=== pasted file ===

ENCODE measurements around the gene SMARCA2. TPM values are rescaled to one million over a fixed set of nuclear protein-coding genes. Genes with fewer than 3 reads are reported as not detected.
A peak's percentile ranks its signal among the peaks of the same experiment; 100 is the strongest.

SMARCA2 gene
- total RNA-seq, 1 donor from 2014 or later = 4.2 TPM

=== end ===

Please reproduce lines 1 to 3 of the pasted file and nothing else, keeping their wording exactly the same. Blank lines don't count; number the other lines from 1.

ENCODE measurements around the gene SMARCA2. TPM values are rescaled to one million over a fixed set of nuclear protein-coding genes. Genes with fewer than 3 reads are reported as not detected.
A peak's percentile ranks its signal among the peaks of the same experiment; 100 is the strongest.

SMARCA2 gene